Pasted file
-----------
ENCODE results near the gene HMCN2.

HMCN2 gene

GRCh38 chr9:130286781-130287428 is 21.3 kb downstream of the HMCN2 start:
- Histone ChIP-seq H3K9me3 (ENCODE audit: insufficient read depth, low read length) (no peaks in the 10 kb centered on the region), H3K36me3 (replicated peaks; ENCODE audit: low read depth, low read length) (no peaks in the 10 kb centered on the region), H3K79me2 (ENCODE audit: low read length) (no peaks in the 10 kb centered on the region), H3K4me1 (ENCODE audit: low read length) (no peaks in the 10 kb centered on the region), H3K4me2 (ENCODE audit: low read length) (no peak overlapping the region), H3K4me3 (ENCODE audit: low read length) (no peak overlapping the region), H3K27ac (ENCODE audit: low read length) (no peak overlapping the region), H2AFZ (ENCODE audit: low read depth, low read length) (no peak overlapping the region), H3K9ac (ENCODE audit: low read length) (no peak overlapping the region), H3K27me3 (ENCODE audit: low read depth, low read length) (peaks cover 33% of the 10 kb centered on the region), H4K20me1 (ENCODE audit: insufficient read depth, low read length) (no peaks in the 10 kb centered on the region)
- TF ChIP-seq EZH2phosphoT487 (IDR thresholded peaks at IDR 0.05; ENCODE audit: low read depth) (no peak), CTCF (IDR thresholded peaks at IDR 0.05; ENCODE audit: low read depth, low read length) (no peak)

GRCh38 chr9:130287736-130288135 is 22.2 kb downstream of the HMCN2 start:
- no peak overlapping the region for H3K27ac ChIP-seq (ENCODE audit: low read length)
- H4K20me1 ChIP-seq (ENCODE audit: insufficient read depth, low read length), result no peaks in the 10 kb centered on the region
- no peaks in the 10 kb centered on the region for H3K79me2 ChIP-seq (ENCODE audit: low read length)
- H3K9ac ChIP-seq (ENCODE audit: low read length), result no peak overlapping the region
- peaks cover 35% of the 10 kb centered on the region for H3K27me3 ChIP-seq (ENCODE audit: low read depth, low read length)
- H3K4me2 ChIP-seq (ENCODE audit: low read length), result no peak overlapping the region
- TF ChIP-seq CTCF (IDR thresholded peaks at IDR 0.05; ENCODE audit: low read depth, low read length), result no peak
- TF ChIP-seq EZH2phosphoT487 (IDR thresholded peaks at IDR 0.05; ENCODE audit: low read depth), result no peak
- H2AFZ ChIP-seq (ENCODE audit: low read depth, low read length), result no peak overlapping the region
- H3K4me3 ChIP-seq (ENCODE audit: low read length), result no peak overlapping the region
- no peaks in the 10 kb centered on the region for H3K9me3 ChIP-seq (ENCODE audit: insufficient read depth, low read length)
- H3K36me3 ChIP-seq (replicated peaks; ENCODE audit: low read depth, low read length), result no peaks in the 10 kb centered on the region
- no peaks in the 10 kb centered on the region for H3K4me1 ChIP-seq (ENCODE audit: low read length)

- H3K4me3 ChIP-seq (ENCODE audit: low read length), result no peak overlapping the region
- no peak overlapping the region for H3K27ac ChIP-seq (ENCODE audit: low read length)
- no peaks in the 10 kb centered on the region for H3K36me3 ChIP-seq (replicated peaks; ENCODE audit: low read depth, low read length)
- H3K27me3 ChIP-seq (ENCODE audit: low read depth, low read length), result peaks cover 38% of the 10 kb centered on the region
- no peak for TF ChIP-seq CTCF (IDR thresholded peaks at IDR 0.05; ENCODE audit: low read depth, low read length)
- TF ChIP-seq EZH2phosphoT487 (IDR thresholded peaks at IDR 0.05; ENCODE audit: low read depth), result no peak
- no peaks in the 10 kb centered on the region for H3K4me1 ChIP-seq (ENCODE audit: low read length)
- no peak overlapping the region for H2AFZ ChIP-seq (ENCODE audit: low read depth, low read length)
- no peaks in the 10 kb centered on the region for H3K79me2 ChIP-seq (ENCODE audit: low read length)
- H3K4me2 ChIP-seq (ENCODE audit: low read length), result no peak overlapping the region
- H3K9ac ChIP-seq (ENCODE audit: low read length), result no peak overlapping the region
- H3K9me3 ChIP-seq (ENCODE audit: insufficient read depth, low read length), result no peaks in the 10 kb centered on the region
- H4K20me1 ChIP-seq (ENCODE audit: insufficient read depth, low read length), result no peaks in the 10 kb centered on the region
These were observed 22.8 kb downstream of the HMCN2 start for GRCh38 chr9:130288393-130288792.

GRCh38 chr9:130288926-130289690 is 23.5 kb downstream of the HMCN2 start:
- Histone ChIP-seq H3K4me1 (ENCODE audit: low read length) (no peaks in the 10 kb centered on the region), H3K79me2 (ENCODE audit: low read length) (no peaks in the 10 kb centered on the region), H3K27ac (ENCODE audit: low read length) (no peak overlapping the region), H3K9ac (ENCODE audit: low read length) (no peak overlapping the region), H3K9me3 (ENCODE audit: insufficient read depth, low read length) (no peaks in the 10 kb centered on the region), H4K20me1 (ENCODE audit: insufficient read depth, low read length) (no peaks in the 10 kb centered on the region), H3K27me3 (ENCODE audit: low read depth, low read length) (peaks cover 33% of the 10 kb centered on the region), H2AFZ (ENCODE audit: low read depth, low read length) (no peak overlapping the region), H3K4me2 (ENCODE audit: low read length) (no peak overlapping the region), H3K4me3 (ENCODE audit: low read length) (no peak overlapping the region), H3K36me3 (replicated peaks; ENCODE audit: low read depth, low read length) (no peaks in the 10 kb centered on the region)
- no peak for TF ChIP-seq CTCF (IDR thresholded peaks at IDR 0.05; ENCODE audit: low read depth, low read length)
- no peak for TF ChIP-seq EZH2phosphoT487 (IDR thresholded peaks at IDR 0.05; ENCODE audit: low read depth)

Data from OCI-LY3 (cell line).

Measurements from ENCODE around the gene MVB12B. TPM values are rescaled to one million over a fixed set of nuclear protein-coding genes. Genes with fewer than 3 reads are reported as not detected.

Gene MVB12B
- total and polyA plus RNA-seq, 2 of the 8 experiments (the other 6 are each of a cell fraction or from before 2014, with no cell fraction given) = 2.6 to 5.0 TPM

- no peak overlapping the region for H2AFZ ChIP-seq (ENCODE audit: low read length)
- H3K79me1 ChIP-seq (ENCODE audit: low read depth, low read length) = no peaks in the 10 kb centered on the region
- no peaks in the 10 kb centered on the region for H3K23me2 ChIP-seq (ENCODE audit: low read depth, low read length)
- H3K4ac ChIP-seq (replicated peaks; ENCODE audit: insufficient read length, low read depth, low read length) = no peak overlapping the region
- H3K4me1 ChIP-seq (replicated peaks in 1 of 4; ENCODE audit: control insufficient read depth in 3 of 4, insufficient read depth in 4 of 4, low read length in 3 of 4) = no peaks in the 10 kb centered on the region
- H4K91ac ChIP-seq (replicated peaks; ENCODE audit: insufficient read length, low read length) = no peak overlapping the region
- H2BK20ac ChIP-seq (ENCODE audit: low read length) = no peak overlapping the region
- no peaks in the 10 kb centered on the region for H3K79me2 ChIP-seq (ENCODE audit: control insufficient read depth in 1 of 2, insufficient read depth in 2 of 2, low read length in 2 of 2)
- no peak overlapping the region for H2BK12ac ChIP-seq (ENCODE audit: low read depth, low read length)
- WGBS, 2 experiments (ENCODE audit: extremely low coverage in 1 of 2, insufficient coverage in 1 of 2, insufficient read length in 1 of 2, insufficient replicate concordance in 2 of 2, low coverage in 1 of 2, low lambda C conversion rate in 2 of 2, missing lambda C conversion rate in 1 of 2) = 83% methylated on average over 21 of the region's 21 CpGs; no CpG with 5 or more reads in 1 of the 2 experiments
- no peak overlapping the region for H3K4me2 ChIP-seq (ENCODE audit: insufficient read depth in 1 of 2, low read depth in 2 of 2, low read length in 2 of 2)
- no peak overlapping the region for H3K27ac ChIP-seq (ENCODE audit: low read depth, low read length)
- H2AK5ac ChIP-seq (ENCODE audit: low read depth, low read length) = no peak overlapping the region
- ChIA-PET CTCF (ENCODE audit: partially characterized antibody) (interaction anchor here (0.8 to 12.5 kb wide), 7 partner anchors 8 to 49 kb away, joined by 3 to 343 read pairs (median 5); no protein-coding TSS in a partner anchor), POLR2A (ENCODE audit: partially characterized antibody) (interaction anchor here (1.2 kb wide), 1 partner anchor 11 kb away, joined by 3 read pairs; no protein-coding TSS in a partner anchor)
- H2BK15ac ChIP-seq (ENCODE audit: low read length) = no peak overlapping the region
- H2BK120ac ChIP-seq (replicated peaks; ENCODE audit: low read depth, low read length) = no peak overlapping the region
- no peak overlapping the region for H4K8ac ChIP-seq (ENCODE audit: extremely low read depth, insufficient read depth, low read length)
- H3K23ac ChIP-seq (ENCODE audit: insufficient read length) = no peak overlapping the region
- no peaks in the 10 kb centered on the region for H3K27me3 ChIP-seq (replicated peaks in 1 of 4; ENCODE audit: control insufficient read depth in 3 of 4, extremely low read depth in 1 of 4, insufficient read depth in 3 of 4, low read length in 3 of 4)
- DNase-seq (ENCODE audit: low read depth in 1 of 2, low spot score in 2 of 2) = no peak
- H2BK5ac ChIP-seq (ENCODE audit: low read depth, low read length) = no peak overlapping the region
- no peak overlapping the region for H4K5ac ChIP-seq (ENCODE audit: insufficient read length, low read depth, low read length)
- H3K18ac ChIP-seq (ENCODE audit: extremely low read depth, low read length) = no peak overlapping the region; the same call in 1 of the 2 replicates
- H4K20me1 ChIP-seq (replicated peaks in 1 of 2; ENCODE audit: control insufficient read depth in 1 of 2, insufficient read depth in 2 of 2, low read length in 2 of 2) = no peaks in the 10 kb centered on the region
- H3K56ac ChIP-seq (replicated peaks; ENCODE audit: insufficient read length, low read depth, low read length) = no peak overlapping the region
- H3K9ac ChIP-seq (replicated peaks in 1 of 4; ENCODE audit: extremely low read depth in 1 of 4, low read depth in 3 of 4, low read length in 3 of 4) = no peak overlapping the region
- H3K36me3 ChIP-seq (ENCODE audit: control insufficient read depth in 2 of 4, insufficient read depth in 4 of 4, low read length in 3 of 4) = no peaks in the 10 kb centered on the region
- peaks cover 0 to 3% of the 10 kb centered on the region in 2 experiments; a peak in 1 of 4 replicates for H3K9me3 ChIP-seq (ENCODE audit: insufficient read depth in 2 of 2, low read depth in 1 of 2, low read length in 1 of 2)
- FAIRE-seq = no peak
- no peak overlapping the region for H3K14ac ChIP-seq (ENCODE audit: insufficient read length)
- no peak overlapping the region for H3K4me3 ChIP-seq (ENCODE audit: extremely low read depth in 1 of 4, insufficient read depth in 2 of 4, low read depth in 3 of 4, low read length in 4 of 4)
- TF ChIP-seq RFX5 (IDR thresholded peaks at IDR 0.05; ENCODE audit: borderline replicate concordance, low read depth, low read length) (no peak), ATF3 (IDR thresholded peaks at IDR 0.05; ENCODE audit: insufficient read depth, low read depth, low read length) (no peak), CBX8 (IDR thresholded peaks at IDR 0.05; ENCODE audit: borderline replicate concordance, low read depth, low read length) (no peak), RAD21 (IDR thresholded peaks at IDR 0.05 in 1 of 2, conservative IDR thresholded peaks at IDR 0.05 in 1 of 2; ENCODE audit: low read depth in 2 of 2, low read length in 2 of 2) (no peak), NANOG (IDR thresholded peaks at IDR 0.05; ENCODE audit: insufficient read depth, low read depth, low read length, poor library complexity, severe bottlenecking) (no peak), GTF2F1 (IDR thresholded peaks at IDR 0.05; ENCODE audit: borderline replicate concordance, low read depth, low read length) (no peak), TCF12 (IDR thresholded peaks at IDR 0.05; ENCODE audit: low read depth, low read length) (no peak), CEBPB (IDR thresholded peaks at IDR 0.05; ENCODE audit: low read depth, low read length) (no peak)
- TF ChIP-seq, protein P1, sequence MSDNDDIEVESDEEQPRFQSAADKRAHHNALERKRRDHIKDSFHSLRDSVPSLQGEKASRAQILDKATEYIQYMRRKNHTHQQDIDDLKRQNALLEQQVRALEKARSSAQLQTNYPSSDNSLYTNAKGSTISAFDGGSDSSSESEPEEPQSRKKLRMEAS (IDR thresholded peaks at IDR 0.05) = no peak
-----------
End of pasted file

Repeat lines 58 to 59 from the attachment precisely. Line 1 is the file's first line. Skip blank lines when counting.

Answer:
- no peak overlapping the region for H4K8ac ChIP-seq (ENCODE audit: extremely low read depth, insufficient read depth, low read length)
- H3K23ac ChIP-seq (ENCODE audit: insufficient read length) = no peak overlapping the region